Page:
Bene Merenti Medal, Type III, Large Gold Medal
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The Medal was initially bestowed by Pope Pius VI (1775–1799) for meritorious military service within the Papal Army upon lower-ranking personnel who were not entitled to the Order of the Golden Militia. Yet it was not officially founded as a single grade honour until 1818, by Pope Pius VII.
In 1832, Pope Gregory XVI expanded the Medal into three grades, including Gold Medal, Silver Medal, and Bronze Medal. He also created distinct versions to reward civil merit and military merit. The medals for military merit were awarded to members of the Papal Army who had rendered special military service at Bologna, Ferrara, and Vienna. These medals feature the image of an angel under the papal emblem on the reverse and the inscription “BENEMERENTI.” While the medals for civil merit were awarded to members of the clergy, and feature the inscription "BENEMERENTI" surrounded by oak leaves on the reverse.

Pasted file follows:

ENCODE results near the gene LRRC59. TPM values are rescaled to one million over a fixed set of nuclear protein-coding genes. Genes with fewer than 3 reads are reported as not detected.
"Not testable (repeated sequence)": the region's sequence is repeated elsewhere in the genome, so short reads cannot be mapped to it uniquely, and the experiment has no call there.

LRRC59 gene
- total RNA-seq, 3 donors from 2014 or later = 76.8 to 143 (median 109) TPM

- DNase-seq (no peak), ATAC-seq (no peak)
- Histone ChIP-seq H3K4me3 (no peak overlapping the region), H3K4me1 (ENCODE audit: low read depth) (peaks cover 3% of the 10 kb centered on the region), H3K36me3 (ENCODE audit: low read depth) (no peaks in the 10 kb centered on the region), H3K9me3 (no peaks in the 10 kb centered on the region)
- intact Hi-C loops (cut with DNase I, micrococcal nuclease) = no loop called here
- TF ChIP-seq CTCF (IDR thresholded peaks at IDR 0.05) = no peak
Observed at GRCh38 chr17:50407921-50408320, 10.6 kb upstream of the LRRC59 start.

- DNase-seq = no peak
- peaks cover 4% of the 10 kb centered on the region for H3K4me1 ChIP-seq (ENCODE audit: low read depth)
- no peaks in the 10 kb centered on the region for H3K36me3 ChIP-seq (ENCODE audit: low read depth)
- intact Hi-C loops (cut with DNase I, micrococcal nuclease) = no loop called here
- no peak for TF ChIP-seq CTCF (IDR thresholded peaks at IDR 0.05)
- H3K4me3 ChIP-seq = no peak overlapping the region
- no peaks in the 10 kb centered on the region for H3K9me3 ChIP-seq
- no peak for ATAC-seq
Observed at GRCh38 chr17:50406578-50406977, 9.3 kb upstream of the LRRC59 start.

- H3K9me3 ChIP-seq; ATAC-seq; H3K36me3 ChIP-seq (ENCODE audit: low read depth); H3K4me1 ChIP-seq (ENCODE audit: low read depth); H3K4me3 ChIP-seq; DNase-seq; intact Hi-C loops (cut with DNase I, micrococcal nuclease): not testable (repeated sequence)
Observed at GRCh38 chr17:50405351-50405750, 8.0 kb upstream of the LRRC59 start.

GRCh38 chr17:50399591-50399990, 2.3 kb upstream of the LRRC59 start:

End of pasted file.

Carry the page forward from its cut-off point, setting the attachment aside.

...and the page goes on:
Pope Pius IX eliminated the dissimilar reverse designs and created different ribbons for each award version. In which the medals for civil merit were worn on a white ribbon with yellow borders, and the medals for military merit were worn on a yellow ribbon with white borders. It was also during the reign of Pope Pius XI that small sizes of each grade were added to as grades, but they were discontinued during the reign of Pope Pius X (1903-1914).
In 1925, the Medal was expanded again to reward Swiss Guard personnel who had rendered a minimum of three years of loyal and faithful service to the Vatican.
Until the reign of Pope Paul VI (1963-1978), each subsequent Pope placed his own portrait on the medal’s obverse medallion.
Pope Paul VI made the most recent amendments to the Medal. He reduced the Award to a single grade and placed the image of Jesus Christ with an outstretched hand on the obverse. It continues to be conferred in recognition of meritorious service rendered to the Church, but may only be awarded to individuals who are at least 35 years old, and who have rendered at least 10 years of service if they are members of the clergy or are part of the Swiss Guard, Gendarmerie, or Fire Corps.
These medals were minted and awarded each year during the reign of a Pope, thus there is a lot of variation in the composition, inscription, and portraiture within the Bene Merenti Medals of each Pope.
This medal is also known as the Merit Medal.
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